What is the origin of this cross?
Norman? Saxon? Both? Neither?
We now have the answer.
We noticed this Curved Cross when looking at the Bayeux tapestry (the 11th century cartoon strip telling the story of the Norman invasion of Saxon England) and wondered; was the cross style Norman? Saxon? Both? Neither?
Heraldically it would be called an Annodated Cross, meaning S-shaped, but what is the significance of this curvature?
Nobody knows who embroidered the 70 metre (230 foot) long Bayeux tapestry, but it was probably done in England by an Anglo-Saxon artist or seamstress. The artist is no more likely to have been on the battle-field than Queen Matilda or whoever commissioned the work. The caricature and surreal nature of the tapestry shows exaggerated poses of the warriors. Therefore we did not know whether the curved arms of the cross were accurate and significant. And if there was significance, what was it? Well, we now have the answer.
The Curved Cross can be seen on the shield hanging from the stern of the Norman boat crossing the Channel to Hastings. The Normans attacked on horseback and favoured the kite-shaped shields which protected their legs. The Curved Cross therefore it was initially assumed to be a Norman design.
If it were a Christian cross, the bends or twists could represent the contorted body of Jesus in agony on the cross. The design is pattéed and there are clear similarities with the Lauburu and the Swastika. It is a Wavy Cross; an apt name for a style adopted by these seafarers. The cross arms undulate, hence the heraldic names Undé Cross (also spelt Onde, Oundy and Oundé). However, this tapestry was made at least one hundred years before heraldic symbols were common and this invasion was not part of any Christian religious crusade - both Normans and Saxons claimed that Christ was on their side.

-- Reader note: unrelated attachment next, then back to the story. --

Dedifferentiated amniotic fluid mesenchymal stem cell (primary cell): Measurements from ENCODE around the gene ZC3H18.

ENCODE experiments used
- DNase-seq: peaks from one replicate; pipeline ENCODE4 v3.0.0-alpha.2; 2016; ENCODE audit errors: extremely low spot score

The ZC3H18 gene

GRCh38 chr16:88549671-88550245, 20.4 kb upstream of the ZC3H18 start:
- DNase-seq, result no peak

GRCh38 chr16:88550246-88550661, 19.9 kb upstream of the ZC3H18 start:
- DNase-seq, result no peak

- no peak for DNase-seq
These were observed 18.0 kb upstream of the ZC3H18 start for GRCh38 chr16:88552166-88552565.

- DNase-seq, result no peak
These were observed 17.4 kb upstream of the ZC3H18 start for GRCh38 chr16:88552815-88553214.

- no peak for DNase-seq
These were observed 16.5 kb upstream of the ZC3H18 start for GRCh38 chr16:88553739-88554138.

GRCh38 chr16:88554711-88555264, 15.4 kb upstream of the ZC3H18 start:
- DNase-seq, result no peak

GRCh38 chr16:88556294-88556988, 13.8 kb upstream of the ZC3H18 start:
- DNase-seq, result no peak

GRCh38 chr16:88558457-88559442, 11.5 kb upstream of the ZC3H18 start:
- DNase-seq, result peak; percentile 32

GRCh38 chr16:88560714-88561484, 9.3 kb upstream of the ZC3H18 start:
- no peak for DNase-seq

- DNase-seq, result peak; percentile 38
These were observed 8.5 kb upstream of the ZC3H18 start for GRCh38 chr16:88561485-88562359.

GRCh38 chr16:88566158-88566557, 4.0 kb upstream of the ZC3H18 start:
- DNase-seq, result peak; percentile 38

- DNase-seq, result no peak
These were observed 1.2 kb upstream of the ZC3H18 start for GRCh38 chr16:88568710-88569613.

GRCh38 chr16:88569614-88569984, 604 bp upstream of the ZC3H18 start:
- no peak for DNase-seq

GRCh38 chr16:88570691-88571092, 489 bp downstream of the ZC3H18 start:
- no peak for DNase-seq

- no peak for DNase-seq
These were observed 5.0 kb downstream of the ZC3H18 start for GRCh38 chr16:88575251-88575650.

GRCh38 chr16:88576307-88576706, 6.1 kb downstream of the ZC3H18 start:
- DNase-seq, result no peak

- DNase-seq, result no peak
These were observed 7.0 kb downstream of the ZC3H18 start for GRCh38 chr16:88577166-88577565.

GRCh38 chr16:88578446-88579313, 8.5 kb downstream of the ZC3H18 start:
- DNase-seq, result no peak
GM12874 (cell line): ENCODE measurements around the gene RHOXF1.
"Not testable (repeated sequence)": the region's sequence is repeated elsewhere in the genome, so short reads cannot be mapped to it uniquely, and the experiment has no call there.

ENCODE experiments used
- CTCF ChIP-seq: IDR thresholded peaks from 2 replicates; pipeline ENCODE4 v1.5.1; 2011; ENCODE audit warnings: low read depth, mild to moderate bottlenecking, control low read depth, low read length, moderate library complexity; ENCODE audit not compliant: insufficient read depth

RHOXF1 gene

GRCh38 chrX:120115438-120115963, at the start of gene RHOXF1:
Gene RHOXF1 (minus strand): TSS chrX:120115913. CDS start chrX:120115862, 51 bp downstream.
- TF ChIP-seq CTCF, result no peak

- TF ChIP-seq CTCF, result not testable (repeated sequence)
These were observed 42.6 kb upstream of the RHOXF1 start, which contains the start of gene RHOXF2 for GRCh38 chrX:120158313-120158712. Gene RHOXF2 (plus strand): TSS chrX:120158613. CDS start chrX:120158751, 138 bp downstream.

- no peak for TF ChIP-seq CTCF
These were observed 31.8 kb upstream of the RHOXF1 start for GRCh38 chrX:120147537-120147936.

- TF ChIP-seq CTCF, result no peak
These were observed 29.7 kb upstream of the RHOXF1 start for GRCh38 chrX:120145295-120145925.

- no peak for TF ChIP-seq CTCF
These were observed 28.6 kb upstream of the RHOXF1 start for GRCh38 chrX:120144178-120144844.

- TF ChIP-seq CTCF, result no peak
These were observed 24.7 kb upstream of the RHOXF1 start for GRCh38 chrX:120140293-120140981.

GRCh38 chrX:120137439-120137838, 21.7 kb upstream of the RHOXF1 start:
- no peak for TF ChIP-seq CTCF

In the picture on the right we see King Harold, with a distinctive Saxon moustache, plucking the arrow from his eye. Harold was the English king, so what was he doing with a Norman shield if indeed it was a 'Norman Cross'? The Saxons (although they used horses to reach the battle field) fought on foot and used round shields.
We've been fortunate in getting answers to these questions from a historian at the museum that houses the tapestry.
Firstly, in the tapestry the cross is not meant to be a Christian symbol. As mentioned above, this appeared long before heraldry.
Shields are designed to withstand a fair battering and were traditionally reinforced with iron cross-pieces. Shields were also curved to slightly wrap around the bearer's body offering some protection against blows from the side. The curves of the iron cross-pieces are following the curvature of the shield. This is why we see the design used by both Saxons and Normans.
So this file is now 'closed", but if you have further information or have seen this wavy cross elsewhere, please email us.